[13 July 2009]
PopMatters Interviews Editor
The wonderful thing about a band like Oneida is that they’re damn-near impossible to classify. Unfortunately, this is also their greatest weakness.
Since 1997, this group of heavy-rocking Brooklynites have been delivering their own unique brand of stoner-rock to the masses, jumping around from genre-to-genre just because they can (Krautrock? Why not!), no two records ever sounding the same. They don’t go for “quirky” genre deviations, however, like the kind that Ween occasionally succumbs to. They make straight-ahead, “serious” rock music, and since they rarely use humor as an “easy out” for justifying their stylistic left turns, what we end up with is a band that is forced to make bold, bold choices with their sound, because otherwise their music would collapse under the weight of its own eclecticism.
For each time it feels Oneida is about to get lost in their own bluesy haze of bong smoke, however, they drop a left-field gem that makes you completely reconsider what this group is capable of. A prime example of this is how their excellent 2005 disc The Wedding ends with the positively Beatles-esque tune “August Morning Haze”, replete with gently sawing string sections and group vocals. Even last year’s slept-upon Preeteen Weaponry exhibited a group at the peak of their instrumental rock powers, capable of riding grooves out for well over 14 minutes and—against all odds—making these epic tracks work, each movement containing its own unique arc and texture.
Unfortunately, it’s achievements like these that make Rated O a profound disappointment in comparison.
The second part of their proposed “Thank Your Parents” trilogy, Rated O is a three-disc (!) opus that is at once darker than Preteen Weaponry and far, far less interesting. Coming off more as a series of rough sketches than a group of carefully constructed songs, Rated O is heavy on basic electronic sounds mixing with thick slabs of guitar fuzz, the tracks rarely adhering to any sort of coherent structure, as if the band is jamming just for the sake of jamming and recording the end results. In truth, Rated O is the sound of Oneida at their most uncompromising, which, sadly, means that they’re at their most meandering and formless as well.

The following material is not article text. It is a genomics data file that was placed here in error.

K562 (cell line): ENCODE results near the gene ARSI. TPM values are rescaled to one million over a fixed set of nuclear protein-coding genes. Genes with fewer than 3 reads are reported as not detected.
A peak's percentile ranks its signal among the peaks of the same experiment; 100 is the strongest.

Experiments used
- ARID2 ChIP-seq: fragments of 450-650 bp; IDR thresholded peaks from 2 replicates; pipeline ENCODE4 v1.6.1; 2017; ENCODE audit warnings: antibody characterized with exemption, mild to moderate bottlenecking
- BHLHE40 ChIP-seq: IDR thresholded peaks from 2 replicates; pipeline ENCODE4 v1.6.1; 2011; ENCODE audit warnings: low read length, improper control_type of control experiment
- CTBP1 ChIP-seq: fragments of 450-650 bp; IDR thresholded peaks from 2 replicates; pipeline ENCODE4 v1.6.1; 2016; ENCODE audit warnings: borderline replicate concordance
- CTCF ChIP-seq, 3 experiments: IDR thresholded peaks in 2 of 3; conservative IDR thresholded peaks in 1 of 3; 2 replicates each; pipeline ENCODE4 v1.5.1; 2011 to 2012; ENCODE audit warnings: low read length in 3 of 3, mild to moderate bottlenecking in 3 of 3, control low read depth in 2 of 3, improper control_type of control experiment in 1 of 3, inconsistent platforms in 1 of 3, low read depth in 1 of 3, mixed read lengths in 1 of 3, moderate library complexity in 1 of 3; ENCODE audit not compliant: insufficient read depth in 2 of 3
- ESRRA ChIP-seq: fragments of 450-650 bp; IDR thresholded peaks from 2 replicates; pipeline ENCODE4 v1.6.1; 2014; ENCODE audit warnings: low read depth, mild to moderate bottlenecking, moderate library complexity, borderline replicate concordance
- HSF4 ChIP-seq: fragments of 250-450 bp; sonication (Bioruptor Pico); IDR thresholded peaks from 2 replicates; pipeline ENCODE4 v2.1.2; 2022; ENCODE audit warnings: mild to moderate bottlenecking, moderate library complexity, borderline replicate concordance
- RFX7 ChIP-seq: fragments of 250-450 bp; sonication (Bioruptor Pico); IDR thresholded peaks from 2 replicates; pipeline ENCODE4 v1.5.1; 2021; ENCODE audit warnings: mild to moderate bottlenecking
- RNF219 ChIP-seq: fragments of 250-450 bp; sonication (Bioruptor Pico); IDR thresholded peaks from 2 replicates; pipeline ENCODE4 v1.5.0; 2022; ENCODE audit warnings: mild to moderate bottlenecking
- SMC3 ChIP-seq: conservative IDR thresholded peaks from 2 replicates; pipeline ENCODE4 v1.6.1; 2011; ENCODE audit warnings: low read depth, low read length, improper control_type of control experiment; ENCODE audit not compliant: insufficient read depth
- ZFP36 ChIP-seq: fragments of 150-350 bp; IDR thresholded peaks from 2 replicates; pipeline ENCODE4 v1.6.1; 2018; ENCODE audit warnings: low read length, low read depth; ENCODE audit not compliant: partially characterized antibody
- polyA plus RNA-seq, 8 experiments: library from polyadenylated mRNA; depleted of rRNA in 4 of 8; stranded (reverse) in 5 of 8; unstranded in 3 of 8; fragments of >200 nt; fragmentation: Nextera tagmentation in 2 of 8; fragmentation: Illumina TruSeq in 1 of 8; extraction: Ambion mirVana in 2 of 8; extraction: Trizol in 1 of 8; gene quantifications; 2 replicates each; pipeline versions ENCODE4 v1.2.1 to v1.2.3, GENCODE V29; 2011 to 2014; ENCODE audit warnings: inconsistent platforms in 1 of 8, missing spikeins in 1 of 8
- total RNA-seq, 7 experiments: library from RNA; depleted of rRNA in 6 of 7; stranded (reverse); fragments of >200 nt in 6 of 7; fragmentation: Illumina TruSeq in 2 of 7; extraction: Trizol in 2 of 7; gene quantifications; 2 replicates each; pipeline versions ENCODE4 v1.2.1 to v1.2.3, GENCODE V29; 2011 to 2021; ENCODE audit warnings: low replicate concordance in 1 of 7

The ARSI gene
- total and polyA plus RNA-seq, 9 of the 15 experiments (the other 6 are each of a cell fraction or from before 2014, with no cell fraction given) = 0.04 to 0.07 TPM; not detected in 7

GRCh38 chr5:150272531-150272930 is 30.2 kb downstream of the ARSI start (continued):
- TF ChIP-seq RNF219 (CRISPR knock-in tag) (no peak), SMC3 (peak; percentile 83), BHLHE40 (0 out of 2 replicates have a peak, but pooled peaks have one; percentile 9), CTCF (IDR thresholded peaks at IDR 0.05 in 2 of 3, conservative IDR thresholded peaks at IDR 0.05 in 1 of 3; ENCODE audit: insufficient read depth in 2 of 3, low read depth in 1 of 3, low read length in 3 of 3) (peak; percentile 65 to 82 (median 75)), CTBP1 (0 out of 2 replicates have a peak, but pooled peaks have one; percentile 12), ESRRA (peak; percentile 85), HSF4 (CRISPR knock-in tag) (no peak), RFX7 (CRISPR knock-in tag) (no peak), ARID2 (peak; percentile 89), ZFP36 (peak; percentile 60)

Disc one opens with “Brownout in Logos”, which rides a simple electro thump that’s not too dissimilar to M.I.A.‘s “Pull Up the People” (of all things), cascading sound effects melding with some cowbell work and all the distortion that the band could muster. Though some chants and shouts come in half-way through, “Brownout in Logos” is a lazy, meaningless track that features next to nothing in terms of melody or momentum. The group simply moves from one melodic phrase to the next without any sense of unity or direction. This template continues on for a majority of the first disc, and though it’s great to hear tracks like “10:30 at the Oasis” go from analogue keyboard ditties to full on ‘80s-indebted prog-styled epics at the drop of a hat, there is a complete lack of dynamics within the song. The middle portion keeps repeating the same guitar lick for about four minutes before devolving into a broken-record fuzz motif that would make Trent Reznor jealous were it not for the fact that it’s repeated ad nauseum for another three minutes after the fact. These stylistic deviations don’t hold the novelty they once did, as it now feels as if they’re made just because the band is trying to fill some sort of self-imposed quota.